Biden’s Supply Chain Envoy says automating ports doesn’t have to cost jobs

By Laura Curtis (Bloomberg) —

The White House supply chain officer said the ports and logistics industries must move toward automation, a sticking point in lengthy contract negotiations between West Coast dockers and their employers.

Automation is inevitable and the industry should be “moving there on purpose rather than being dragged along,” Stephen Lyons said on Tuesday.

Lyons has been involved with outgoing Labor Secretary Marty Walsh in negotiations between the International Longshore and Warehouse Union, which represents 22,000 West Coast dockers, and the Pacific Maritime Association – which speaks for companies – over a new labor contract to replace one that expired in July .

The use of port automation and issues of work distribution at specific terminals are some of the major bones of contention in the talks. The twin ports of Los Angeles and Long Beach, which together are the top gateway for US imports from China, are among the least efficient container ports in the world, according to a ranking by the World Bank and IHS Markit.

automation solution

Speaking to the union and the shipping industry, Lyons said he was describing a role for automation that doesn’t displace workers from jobs only humans can do.

“Automation must be part of the future solution, but not at the expense of manpower,” said Lyons. “Work must be part of the solution.”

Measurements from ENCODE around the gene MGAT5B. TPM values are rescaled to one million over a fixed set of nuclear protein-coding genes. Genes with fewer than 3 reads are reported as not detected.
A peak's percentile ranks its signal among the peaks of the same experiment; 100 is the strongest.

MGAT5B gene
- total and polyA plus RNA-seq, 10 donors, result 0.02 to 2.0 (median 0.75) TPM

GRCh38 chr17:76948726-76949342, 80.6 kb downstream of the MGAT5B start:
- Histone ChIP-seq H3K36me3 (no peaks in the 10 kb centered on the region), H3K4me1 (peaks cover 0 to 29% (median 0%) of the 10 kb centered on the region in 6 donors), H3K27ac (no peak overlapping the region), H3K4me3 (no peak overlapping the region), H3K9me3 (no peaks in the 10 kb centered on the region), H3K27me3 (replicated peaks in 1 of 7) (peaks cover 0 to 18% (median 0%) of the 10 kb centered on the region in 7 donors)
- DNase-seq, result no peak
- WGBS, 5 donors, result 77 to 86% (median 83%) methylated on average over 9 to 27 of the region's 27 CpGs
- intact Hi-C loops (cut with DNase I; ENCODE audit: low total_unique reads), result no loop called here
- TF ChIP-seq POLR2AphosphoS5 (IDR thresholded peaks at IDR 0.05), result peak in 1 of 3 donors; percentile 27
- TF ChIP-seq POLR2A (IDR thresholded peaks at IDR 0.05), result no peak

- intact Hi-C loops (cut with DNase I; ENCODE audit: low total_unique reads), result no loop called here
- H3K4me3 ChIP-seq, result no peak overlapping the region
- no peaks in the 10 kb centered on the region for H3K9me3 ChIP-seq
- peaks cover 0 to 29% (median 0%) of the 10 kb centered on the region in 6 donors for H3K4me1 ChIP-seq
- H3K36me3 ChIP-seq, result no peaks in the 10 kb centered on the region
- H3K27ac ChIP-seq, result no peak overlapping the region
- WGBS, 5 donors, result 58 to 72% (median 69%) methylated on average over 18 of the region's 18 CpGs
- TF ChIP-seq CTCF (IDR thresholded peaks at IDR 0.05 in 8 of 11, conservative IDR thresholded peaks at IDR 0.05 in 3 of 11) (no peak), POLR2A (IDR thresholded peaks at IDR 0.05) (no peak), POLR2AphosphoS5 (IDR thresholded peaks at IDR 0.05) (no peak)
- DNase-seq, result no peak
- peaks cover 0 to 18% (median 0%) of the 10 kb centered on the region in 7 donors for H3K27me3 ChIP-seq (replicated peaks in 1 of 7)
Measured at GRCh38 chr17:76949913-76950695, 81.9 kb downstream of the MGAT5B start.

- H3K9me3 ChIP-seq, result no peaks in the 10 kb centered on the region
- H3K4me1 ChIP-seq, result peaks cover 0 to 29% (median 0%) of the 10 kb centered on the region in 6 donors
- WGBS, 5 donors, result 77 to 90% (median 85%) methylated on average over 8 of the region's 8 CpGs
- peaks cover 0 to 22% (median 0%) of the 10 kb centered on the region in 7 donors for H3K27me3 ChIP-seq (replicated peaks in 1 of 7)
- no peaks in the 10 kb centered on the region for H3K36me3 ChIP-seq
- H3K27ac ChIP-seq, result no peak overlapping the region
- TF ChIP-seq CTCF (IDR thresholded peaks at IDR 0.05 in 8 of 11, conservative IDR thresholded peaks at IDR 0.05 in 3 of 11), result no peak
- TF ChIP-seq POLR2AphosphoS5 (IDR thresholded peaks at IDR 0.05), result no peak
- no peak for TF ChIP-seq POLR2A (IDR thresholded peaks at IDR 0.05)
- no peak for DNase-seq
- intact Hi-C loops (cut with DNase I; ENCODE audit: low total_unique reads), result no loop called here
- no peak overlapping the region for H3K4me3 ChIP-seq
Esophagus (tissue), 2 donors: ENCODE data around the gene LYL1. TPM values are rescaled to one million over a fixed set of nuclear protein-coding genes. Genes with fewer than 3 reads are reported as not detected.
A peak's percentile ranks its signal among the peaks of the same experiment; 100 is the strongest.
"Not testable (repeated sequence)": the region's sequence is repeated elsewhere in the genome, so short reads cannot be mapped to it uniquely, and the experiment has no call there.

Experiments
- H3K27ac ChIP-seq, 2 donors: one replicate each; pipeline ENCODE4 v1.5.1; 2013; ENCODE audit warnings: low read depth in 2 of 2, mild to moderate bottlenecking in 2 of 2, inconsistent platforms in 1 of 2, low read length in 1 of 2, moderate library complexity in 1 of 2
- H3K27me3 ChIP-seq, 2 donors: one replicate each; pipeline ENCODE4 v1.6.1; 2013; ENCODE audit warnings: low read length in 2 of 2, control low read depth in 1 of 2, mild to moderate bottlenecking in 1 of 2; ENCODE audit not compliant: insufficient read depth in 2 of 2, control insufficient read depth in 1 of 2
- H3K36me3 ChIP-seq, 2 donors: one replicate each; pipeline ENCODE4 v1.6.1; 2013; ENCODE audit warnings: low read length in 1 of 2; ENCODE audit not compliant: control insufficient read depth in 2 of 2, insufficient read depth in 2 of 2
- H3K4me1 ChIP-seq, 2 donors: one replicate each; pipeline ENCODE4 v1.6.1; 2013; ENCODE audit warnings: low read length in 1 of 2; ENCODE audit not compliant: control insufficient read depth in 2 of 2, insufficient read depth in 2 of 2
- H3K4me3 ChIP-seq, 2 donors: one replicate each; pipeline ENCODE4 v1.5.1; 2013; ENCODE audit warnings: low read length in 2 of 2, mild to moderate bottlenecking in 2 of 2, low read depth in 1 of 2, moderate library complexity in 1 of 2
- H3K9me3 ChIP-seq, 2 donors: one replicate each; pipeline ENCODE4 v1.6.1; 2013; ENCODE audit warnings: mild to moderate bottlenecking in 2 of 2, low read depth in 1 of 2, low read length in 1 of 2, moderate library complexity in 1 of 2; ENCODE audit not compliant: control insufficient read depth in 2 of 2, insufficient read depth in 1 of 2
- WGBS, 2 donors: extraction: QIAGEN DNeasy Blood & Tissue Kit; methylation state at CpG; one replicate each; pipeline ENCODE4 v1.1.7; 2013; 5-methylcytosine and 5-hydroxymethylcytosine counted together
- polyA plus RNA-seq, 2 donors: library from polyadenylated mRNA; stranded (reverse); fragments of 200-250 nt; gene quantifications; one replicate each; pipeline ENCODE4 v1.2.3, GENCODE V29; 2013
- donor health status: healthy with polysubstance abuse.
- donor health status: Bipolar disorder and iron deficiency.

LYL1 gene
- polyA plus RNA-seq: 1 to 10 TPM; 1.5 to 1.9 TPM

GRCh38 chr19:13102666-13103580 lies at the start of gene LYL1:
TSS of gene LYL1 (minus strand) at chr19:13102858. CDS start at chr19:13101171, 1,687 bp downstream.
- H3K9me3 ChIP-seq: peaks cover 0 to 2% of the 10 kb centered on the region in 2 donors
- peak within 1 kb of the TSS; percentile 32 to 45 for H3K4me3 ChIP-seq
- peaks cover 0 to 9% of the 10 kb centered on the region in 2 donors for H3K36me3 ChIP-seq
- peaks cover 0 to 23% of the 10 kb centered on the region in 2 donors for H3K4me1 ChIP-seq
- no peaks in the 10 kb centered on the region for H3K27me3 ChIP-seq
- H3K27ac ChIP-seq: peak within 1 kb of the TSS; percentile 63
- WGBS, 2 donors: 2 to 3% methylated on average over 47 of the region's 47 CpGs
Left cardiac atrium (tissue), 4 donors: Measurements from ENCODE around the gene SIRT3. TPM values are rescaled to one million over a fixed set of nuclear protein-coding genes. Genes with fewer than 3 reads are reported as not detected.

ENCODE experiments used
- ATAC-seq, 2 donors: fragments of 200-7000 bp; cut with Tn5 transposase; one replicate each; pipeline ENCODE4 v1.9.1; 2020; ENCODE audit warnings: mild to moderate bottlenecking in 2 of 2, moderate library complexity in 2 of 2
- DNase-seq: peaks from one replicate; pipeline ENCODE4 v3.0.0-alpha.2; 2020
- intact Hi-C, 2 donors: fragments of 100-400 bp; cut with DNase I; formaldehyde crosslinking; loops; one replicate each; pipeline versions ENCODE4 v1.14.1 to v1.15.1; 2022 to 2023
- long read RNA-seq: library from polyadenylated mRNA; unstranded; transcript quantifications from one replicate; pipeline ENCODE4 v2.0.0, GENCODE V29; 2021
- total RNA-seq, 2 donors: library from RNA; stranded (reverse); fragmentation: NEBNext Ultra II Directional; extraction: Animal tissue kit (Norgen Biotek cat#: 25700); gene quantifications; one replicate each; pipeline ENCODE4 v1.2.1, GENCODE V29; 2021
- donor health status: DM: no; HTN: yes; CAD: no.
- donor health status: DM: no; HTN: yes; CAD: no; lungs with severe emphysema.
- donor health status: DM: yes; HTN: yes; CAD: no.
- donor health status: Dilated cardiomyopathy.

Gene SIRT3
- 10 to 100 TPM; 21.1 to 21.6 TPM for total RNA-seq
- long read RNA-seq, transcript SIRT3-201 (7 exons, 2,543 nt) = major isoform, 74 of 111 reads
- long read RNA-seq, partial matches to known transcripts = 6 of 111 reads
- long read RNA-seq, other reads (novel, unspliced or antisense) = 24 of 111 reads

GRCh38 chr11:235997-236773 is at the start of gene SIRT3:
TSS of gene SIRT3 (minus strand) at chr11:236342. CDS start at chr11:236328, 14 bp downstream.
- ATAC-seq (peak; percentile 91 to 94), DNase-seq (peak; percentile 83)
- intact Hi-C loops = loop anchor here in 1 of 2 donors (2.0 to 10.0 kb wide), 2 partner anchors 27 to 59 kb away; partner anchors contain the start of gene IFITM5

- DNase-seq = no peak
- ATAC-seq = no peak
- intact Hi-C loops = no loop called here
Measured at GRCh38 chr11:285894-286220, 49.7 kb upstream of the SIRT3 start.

It’s reasonable for companies to consider investing in technology that would improve production and efficiency, Lyons said.

Lyons was speaking at S&P Global Market Intelligence’s TPM23 conference in Long Beach, California, where more than 3,700 container shipping industry representatives are gathered to kick off contract signing season after years of pandemic turbulence have kept many importers months waiting for their goods – and paying record highs freight rates. As supply voltages have eased, a potential glut of capacity has sent those rates plummeting and could turn the tide against unprecedented profits for shipping companies.

Lyons said he is expected to leave the Biden administration in late May when his term ends.

“I’ll probably stick to that,” said Lyons, who succeeded John Porcari as President Joe Biden’s envoy for ports and supply chains in May last year.

Biden intended nominate Assistant Secretary of Labor Julie Su is set to replace Walsh and is expected to lead the department on an acting basis until the Senate takes up her nomination.

© 2023 Bloomberg LP

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